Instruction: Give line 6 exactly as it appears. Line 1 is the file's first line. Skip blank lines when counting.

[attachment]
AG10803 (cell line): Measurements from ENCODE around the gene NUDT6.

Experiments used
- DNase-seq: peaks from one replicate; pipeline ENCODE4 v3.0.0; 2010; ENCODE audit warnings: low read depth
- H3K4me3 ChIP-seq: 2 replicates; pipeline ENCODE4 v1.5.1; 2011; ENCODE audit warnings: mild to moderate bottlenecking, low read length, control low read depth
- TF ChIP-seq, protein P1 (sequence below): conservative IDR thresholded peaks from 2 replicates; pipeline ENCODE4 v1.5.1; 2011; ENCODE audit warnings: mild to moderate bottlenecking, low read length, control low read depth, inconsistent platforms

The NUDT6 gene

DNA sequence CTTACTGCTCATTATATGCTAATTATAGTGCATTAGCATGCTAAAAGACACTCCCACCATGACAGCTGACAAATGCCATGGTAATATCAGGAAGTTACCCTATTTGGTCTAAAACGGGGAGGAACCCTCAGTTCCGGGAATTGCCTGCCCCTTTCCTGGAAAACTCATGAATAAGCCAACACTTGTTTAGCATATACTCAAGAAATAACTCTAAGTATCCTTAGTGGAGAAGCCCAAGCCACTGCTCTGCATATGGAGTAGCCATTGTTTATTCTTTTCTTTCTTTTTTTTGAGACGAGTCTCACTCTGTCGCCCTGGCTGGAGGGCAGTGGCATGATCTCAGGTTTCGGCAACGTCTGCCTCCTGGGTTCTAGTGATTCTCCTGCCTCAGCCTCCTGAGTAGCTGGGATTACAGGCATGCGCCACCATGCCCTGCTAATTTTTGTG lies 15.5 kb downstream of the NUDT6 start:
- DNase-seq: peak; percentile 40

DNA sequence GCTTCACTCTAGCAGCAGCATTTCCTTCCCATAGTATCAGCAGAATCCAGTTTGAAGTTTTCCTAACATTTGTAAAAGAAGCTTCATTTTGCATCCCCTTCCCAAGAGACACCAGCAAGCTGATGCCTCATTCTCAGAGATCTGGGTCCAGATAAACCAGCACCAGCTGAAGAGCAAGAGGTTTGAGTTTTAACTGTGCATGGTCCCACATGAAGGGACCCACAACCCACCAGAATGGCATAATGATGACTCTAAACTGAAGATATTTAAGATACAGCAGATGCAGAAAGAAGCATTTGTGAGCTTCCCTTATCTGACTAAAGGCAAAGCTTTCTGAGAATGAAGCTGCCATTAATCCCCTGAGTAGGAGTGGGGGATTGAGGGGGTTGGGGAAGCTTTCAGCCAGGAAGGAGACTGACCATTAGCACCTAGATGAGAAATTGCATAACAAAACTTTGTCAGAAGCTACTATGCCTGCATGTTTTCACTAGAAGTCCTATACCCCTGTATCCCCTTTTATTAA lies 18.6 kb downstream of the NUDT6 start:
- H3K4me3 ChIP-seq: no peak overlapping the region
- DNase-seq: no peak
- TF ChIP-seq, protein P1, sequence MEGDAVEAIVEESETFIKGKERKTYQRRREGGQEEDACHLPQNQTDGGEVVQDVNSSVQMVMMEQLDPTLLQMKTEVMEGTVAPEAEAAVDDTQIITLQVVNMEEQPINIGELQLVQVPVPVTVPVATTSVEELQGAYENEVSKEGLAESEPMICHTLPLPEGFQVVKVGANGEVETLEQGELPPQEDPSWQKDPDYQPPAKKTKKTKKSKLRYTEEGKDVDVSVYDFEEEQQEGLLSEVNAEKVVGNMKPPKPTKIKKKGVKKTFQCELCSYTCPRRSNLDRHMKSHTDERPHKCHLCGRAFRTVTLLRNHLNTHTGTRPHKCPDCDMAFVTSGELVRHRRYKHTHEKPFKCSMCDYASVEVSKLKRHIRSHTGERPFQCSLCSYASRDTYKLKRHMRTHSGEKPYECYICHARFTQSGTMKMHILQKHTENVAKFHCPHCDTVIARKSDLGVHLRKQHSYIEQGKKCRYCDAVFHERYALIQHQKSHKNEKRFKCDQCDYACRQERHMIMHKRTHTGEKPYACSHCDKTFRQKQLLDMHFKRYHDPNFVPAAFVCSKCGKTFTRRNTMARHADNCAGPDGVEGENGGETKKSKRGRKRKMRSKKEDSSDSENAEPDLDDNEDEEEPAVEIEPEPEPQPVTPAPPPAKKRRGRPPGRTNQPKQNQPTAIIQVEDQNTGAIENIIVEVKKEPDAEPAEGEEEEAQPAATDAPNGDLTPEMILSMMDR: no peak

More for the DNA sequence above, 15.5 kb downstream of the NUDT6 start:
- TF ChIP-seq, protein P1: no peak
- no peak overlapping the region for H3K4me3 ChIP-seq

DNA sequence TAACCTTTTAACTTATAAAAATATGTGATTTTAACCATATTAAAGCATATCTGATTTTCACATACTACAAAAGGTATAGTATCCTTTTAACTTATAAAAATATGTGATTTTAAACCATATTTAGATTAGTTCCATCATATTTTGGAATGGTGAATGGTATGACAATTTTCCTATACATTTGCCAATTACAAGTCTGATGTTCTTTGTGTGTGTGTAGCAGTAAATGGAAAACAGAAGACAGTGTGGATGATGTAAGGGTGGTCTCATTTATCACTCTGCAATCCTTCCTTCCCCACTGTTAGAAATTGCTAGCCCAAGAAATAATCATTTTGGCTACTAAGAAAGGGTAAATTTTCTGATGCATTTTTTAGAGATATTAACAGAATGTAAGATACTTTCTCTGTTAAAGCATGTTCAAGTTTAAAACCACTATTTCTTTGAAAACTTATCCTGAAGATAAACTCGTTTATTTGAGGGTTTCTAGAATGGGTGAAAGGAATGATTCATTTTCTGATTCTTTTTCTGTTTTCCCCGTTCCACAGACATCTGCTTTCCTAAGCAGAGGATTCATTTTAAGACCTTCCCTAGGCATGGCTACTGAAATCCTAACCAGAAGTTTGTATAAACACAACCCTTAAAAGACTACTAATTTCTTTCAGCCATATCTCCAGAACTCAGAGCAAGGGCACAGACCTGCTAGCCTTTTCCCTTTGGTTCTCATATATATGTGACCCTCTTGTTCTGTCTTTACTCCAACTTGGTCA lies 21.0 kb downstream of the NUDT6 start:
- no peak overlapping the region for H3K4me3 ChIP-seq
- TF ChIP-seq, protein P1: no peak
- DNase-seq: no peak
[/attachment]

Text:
The NUDT6 gene